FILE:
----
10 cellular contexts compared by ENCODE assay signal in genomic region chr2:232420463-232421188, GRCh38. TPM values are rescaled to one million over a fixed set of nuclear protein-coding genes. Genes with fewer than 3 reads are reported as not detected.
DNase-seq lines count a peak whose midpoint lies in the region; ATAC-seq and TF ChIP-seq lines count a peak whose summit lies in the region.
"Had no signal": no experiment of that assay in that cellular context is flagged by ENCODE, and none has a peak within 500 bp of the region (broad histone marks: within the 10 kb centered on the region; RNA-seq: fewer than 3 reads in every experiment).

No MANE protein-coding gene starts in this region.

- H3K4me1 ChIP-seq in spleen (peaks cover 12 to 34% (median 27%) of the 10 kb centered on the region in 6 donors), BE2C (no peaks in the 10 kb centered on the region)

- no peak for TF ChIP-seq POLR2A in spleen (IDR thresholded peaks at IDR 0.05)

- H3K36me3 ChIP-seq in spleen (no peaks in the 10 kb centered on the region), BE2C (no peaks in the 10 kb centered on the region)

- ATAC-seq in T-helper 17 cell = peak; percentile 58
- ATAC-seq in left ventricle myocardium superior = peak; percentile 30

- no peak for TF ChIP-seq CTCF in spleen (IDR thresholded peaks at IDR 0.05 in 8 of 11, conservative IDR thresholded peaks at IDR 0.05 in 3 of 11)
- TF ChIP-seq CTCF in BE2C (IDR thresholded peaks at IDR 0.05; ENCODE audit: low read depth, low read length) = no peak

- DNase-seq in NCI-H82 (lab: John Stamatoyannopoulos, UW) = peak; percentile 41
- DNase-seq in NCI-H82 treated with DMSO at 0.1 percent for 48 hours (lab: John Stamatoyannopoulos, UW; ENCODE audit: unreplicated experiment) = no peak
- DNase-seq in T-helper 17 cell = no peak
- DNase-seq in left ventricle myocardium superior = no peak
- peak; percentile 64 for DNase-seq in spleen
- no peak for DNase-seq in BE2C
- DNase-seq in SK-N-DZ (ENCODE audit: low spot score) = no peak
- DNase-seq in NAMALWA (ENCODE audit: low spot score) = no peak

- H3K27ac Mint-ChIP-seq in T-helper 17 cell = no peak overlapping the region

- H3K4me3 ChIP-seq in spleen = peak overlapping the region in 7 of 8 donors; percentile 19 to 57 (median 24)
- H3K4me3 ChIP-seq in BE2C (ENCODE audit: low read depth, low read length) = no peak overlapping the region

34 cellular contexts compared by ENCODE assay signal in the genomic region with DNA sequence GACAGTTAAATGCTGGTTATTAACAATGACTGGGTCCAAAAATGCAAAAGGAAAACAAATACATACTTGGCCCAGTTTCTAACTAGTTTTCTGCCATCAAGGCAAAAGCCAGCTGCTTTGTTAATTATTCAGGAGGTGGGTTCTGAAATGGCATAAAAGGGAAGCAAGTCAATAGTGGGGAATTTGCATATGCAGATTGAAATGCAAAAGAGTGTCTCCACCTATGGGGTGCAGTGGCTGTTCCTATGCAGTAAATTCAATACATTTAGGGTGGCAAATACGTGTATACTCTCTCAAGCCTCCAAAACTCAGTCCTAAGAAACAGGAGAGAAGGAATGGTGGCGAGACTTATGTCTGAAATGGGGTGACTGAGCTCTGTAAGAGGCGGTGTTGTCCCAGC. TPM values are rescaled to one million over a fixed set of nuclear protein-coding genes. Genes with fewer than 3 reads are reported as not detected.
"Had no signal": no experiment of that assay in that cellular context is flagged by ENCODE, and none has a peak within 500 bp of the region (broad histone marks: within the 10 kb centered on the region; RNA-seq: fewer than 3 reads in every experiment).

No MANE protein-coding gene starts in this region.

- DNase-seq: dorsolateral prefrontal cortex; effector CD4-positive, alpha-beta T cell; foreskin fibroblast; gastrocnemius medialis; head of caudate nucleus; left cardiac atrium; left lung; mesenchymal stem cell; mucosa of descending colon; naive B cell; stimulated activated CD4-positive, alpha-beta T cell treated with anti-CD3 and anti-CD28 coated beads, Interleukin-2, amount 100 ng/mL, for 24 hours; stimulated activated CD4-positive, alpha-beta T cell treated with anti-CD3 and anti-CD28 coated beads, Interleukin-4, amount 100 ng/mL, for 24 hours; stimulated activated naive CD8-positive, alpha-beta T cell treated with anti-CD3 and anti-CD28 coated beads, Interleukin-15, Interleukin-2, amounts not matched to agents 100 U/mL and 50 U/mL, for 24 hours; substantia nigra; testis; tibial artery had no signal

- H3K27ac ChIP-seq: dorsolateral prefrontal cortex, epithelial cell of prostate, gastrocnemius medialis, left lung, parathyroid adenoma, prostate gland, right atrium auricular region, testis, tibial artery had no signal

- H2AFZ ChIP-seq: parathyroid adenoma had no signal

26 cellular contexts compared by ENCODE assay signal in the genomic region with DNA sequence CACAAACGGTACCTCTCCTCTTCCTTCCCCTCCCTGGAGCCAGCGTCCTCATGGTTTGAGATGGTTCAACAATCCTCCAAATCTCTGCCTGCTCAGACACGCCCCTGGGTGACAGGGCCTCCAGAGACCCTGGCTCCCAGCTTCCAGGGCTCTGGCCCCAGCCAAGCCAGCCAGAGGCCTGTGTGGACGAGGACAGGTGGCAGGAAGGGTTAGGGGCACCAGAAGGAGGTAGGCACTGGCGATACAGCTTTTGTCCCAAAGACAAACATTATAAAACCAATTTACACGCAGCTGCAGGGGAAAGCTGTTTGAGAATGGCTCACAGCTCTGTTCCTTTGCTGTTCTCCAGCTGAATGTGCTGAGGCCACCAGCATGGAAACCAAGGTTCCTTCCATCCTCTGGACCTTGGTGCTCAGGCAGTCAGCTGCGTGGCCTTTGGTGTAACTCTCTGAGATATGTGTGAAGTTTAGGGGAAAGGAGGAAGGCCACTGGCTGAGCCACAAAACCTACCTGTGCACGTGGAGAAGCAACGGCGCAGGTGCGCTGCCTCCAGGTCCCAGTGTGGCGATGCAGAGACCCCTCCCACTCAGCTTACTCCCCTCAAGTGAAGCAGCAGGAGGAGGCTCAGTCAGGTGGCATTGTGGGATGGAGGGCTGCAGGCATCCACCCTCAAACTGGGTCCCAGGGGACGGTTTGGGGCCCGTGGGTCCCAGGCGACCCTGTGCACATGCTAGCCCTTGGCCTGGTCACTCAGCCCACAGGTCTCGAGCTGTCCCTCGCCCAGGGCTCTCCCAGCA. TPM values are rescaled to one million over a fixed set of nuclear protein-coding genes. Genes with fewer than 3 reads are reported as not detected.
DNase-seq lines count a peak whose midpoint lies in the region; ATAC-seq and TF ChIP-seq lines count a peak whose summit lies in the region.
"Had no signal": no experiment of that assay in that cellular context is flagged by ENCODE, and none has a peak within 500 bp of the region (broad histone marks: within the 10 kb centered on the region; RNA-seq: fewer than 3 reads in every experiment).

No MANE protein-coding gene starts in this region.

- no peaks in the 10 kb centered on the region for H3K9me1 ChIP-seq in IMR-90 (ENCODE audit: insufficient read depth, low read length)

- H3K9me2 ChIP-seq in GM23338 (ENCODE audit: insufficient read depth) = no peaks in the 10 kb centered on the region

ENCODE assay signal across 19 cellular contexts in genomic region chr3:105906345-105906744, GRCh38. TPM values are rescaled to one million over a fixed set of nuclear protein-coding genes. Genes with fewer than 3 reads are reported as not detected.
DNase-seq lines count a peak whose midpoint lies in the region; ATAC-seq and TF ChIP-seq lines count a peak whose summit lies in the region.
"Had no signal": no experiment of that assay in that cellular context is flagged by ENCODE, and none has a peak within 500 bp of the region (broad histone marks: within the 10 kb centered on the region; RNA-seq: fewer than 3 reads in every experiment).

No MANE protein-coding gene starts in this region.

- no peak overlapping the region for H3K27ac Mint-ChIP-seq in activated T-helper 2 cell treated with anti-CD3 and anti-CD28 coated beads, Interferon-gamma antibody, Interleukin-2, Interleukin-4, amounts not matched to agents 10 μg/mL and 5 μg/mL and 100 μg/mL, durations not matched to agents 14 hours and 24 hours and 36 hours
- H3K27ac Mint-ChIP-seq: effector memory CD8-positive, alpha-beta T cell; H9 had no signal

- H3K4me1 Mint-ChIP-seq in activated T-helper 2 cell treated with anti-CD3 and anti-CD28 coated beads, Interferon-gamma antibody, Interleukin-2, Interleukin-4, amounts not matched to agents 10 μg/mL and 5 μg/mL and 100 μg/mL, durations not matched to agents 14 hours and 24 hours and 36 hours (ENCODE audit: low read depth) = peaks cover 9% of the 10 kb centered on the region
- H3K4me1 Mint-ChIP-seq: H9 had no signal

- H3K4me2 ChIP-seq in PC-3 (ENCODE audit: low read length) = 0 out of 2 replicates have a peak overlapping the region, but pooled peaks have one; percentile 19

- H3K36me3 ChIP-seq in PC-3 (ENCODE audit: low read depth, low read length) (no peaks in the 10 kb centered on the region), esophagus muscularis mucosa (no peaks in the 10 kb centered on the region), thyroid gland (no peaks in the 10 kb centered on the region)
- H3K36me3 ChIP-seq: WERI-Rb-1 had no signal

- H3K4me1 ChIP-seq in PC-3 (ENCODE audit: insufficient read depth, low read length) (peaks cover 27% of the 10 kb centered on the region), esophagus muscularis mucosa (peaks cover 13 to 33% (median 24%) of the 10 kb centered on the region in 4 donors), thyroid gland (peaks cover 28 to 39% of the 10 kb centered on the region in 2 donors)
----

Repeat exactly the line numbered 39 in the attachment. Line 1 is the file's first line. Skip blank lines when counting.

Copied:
- no peak overlapping the region for H3K27ac Mint-ChIP-seq in activated T-helper 2 cell treated with anti-CD3 and anti-CD28 coated beads, Interferon-gamma antibody, Interleukin-2, Interleukin-4, amounts not matched to agents 10 μg/mL and 5 μg/mL and 100 μg/mL, durations not matched to agents 14 hours and 24 hours and 36 hours